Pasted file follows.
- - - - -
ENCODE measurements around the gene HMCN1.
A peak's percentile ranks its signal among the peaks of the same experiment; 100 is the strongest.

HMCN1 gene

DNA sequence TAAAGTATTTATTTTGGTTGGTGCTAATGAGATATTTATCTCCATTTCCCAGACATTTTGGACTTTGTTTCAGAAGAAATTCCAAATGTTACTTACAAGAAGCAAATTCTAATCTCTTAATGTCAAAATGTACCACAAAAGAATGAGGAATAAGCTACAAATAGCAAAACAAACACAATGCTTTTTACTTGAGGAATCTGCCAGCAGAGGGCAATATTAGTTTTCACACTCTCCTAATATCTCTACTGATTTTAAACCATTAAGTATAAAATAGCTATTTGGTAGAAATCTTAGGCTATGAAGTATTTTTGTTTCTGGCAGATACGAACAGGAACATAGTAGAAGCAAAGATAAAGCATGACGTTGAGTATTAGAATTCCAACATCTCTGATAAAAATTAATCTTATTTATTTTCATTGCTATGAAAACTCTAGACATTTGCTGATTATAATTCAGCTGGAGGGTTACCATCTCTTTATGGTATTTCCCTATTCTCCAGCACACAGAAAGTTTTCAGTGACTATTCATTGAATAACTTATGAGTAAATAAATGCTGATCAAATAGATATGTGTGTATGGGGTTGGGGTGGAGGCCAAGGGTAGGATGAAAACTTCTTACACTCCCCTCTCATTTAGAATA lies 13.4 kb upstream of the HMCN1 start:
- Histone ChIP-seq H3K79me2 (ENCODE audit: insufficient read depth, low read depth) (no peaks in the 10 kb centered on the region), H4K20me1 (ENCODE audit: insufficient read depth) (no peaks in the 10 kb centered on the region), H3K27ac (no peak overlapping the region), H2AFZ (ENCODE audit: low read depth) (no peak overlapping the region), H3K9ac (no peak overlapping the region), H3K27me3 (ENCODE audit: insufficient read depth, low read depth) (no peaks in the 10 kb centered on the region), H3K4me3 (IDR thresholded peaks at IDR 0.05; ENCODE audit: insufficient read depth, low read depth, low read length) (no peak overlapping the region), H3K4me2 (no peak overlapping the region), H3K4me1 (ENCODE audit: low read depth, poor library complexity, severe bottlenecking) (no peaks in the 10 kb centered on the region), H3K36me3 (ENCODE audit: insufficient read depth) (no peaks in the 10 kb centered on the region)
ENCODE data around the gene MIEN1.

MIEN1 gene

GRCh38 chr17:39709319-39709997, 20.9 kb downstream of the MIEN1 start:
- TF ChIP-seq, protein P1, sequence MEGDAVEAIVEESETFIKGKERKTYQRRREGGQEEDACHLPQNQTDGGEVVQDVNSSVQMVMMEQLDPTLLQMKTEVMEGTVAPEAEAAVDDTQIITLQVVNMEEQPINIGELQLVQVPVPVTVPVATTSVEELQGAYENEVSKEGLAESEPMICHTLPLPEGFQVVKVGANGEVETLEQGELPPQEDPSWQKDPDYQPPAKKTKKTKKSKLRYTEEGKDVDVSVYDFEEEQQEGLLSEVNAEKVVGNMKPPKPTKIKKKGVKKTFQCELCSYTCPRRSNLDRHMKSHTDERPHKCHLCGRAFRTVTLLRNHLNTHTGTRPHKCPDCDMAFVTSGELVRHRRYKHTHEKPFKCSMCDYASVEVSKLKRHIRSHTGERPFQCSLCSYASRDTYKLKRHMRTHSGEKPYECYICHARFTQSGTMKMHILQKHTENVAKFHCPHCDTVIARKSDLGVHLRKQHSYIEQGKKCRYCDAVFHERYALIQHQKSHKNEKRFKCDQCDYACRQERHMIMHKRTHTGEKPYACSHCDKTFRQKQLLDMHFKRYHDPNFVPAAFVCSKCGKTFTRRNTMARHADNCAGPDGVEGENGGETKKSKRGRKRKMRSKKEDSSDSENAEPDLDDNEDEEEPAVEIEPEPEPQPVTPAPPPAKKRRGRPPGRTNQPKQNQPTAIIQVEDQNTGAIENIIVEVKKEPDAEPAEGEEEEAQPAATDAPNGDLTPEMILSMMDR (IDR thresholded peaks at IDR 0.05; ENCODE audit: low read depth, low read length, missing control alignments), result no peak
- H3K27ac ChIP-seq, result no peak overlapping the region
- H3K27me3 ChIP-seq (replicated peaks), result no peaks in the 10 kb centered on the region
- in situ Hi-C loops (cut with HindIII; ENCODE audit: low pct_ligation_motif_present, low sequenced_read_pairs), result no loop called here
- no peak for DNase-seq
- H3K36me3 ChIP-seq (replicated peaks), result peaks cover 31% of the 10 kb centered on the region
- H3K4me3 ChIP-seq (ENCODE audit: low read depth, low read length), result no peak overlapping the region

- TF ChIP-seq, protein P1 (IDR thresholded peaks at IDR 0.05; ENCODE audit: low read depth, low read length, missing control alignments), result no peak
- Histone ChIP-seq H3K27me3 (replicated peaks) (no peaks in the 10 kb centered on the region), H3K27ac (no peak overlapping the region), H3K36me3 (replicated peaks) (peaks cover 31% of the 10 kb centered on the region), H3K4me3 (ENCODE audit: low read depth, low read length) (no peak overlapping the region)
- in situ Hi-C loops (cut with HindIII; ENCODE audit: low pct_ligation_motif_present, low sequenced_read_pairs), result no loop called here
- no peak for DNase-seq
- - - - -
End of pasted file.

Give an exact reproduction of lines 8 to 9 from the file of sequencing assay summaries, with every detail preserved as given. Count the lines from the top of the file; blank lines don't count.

GRCh38 chr17:39709319-39709997, 20.9 kb downstream of the MIEN1 start:
- TF ChIP-seq, protein P1, sequence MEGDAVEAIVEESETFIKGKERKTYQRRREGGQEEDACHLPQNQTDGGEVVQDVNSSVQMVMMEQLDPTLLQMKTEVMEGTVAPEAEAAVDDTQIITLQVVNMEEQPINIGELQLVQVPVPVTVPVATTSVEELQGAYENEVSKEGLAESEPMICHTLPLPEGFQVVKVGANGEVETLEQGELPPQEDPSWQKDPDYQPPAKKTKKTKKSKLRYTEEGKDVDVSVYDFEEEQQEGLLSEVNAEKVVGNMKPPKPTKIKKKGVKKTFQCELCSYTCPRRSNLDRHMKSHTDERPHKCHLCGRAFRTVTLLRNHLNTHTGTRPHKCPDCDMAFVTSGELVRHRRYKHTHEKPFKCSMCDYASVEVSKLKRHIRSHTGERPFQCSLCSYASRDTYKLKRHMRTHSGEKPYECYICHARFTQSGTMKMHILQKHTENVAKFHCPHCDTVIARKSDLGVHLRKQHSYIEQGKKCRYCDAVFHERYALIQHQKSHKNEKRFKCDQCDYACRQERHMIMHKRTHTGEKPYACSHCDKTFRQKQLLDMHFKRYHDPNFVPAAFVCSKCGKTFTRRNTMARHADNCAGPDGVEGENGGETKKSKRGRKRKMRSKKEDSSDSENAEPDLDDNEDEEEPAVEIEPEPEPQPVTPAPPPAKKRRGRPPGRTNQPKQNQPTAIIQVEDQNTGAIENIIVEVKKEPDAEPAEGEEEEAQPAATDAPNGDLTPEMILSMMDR (IDR thresholded peaks at IDR 0.05; ENCODE audit: low read depth, low read length, missing control alignments), result no peak